The bad parts? Some of the tales were clunky. I swear there's one that dusts off the bad 1950's movie line "It's a crazy plan, but it just might work," along with all the stilted dialogue that usually comes in that catbox. Some of the "hard" parts were still a little too soft. A few left the grit of inscrutable 80's cyberpunk in my eyeballs. Finally, the very first story was kind of tough to take, and it put me off the collection for a bit. It's a good story, but having sort of walked a similar mile in the guy's shoes a few years back, it cut a little close.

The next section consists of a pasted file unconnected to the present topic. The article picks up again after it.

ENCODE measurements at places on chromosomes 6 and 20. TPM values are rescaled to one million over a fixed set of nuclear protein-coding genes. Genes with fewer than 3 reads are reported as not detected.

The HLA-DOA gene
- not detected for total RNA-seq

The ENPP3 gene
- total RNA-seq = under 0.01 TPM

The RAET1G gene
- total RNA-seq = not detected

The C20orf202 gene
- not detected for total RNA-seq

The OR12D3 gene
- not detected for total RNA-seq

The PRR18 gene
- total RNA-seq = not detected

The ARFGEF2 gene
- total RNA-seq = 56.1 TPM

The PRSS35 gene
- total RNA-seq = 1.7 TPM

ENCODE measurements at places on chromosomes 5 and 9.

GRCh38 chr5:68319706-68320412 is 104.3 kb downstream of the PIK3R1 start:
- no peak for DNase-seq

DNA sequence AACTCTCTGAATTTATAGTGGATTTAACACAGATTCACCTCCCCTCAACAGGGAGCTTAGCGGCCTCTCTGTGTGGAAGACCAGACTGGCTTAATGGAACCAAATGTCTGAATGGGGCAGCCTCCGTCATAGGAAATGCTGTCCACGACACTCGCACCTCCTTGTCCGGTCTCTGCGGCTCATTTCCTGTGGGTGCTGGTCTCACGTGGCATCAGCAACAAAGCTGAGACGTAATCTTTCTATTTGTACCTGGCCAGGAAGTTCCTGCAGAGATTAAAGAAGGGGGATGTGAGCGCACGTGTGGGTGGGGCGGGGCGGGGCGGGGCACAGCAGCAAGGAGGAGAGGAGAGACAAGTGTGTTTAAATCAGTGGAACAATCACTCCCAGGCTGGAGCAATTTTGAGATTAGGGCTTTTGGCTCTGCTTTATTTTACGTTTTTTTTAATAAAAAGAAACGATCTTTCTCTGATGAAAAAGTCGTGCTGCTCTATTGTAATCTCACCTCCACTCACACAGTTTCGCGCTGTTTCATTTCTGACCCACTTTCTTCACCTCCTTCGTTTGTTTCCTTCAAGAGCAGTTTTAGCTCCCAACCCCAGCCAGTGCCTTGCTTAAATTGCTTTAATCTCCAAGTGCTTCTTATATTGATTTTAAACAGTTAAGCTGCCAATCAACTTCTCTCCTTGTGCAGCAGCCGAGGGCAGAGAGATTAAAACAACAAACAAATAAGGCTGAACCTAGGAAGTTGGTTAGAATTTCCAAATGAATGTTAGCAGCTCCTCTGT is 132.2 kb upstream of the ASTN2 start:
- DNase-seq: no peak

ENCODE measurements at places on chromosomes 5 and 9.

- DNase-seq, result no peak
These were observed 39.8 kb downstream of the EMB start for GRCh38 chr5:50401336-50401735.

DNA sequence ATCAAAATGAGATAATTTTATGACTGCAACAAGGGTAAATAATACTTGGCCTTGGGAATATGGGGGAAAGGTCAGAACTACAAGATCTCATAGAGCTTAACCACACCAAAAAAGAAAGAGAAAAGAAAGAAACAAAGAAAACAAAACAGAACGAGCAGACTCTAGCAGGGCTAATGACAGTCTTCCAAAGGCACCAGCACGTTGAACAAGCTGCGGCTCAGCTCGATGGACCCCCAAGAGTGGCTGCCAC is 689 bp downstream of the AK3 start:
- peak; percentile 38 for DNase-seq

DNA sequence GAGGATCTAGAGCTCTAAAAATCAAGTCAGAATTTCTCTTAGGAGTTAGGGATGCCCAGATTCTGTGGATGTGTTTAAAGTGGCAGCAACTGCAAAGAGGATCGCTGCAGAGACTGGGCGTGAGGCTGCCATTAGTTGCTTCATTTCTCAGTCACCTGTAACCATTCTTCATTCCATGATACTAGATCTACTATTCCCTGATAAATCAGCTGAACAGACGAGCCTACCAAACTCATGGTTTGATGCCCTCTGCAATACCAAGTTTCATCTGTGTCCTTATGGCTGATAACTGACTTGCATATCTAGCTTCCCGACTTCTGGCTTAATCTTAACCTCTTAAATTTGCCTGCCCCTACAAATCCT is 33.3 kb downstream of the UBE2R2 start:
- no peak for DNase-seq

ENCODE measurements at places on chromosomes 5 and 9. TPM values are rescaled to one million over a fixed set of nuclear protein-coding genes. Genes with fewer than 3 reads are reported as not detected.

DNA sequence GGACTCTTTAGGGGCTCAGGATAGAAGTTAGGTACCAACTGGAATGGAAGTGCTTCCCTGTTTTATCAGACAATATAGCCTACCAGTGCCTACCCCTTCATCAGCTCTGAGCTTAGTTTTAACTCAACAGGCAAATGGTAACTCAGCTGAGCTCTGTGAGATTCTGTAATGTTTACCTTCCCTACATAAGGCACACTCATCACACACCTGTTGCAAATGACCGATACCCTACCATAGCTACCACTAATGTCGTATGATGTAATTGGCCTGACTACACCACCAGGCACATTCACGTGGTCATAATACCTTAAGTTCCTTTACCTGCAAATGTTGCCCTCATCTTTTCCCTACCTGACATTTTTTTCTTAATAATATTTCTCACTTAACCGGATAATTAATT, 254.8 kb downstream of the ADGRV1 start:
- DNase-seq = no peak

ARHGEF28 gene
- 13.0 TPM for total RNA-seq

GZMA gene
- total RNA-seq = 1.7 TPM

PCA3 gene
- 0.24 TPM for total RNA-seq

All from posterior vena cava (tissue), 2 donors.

In the end it all comes together, and the good vastly outweighs the not-so-good. As with The Martian, it is such a relief to see new and forward-thinking sci-fi coming along. Like rye whiskey, the harder the better, and I thoroughly enjoyed this bottle of words.